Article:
Although the insurers have different strategies, they are driven by the same aim, says Michelle Hannen
aIn an industry that mostly sings from the same hymn sheet, this week's announcements from AXA and Royal & SunAlliance (R&SA) appear to see the two insurers moving in different directions.
AXA is scaling back its investment in its direct-to-consumer arm, AXA Direct, while R&SA is backing its consumer brand, More Th>n, by extending the brand to sell direct to businesses.
But the two strategies are not as different as they appear. Both are driven by the Holy Grail of becoming the dominant force in the small and medium enterprise (SME) market.
The decision by AXA to cease investment in AXA Direct in favour of selling through intermediaries and corporate partners is an admission that the brand does not have the market presence of Direct Line, Churchill, or even More Th>n.
As part of the strategy, chief executive Peter Hubbard said that AXA will look to sell more commercial lines direct. SMEs, which usually require simpler insurance cover, are the most receptive to buying insurance direct, and Hubbard said a long-term aim of AXA is to usurp Norwich Union as number one in small business. But while he did not specify the company's plans for selling commercial lines direct - presumably it will not be by using the AXA Direct brand - which is, despite Hubbard's protestations, set to die a prolonged death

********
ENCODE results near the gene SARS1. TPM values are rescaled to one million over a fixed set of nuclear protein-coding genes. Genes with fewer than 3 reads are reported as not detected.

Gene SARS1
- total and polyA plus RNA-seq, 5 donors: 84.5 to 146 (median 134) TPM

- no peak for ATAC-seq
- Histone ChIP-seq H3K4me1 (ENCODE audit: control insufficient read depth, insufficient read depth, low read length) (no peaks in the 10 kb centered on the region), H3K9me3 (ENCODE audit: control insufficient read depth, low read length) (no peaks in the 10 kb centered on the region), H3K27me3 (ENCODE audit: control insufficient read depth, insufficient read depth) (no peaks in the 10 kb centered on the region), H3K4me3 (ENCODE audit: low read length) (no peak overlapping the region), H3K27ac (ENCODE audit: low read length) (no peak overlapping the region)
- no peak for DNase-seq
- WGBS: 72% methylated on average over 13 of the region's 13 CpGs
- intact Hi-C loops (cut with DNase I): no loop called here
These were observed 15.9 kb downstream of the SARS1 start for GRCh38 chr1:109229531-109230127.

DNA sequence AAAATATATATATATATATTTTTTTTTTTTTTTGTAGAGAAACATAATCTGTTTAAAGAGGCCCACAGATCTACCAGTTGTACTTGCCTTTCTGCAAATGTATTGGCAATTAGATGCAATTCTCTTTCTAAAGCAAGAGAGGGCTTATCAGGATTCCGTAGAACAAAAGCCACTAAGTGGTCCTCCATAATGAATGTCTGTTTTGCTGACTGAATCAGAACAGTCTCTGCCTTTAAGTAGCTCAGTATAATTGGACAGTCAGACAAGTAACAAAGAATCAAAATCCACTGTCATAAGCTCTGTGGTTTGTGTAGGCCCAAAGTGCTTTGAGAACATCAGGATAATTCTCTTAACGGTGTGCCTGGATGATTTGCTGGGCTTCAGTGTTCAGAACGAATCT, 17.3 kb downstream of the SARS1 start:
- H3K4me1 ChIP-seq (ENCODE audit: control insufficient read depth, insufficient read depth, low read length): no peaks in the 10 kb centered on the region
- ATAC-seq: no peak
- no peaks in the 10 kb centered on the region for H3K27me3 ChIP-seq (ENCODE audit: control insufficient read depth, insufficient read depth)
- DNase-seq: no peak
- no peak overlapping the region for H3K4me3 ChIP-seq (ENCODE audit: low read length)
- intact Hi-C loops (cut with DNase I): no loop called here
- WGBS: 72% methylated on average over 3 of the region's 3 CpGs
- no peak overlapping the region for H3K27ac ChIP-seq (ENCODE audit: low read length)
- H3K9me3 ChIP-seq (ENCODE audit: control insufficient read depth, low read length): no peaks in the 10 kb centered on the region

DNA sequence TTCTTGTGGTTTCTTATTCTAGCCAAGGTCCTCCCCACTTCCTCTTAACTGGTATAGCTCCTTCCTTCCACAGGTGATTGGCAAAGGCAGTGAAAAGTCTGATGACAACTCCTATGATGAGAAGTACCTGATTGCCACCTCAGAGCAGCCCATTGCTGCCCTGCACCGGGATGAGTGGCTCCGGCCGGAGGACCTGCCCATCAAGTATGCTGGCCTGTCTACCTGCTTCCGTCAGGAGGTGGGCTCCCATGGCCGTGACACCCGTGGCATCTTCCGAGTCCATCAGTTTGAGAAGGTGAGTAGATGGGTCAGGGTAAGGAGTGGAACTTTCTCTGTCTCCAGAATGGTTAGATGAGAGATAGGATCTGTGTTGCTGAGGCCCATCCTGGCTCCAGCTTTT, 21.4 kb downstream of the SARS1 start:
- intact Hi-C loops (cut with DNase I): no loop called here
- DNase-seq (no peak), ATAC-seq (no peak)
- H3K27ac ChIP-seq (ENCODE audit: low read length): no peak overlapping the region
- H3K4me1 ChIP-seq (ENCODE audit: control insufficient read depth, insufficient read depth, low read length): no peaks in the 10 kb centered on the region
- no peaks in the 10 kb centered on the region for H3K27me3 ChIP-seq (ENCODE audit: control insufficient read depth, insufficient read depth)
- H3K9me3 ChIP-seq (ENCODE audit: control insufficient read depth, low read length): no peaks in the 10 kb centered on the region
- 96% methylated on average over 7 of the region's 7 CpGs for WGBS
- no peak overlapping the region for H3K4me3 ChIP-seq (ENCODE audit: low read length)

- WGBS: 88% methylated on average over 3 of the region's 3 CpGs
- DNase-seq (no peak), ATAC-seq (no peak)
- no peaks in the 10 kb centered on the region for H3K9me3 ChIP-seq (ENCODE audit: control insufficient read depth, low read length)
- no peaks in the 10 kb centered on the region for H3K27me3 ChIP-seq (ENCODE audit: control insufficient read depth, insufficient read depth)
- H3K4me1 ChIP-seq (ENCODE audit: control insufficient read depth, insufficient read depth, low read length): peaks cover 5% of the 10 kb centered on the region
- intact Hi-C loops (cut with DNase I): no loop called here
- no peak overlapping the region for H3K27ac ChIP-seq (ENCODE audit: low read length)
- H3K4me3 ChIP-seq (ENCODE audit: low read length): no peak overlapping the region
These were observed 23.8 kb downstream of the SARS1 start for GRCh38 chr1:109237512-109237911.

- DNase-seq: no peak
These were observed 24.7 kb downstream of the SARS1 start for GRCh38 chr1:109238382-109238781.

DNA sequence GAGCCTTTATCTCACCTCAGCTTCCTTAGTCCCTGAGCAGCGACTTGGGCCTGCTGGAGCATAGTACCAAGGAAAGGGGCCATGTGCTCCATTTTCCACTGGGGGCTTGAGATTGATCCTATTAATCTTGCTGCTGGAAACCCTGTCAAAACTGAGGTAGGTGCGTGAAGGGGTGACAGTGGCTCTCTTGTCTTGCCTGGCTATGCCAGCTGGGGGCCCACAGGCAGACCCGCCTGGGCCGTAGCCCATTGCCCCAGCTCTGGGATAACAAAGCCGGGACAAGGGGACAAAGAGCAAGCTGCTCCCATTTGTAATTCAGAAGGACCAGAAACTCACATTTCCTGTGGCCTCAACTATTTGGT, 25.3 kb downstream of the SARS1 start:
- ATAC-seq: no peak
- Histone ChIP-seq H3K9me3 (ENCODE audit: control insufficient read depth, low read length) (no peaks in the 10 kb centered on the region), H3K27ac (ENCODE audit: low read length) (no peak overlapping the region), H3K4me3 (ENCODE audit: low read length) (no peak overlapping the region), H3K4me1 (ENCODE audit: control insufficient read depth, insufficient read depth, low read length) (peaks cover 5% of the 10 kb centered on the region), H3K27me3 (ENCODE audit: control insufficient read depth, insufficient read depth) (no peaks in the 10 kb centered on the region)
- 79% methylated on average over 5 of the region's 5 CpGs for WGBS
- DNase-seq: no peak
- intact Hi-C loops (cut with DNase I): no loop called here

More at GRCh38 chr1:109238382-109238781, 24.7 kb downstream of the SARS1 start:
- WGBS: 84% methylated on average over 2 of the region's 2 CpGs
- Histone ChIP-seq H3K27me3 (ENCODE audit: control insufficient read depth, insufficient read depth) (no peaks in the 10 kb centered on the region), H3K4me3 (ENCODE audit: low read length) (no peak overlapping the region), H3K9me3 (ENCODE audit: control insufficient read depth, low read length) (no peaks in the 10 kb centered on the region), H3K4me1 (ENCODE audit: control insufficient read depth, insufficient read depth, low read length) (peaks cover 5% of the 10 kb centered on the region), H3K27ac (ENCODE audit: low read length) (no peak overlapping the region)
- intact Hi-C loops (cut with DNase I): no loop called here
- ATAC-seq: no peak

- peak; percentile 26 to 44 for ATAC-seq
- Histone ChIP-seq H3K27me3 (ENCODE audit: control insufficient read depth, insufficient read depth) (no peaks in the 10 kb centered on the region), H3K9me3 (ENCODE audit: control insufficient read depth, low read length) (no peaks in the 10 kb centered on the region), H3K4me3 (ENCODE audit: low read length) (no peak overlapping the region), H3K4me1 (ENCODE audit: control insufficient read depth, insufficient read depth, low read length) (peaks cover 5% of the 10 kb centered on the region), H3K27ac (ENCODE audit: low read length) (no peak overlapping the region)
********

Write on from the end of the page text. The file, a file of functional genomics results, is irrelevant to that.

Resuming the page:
R&SA, on the other hand, has backed More Th>n by extending its usage to the commercial arena. A new sub-brand, More Th>n Business, has been introduced to replace its previous offer, Business Insurance Direct. More Th>n Business is aimed at SMEs with turnover of less than £1m, and while R&SA's existing 10,000 direct business customers will be transferred across, its ambitions are far grander.
The battle for ascendancy in direct commercial lines has begun. Expect Norwich Union and the multitudes of other insurers aiming to capture a slice of the SME market to come out fighting.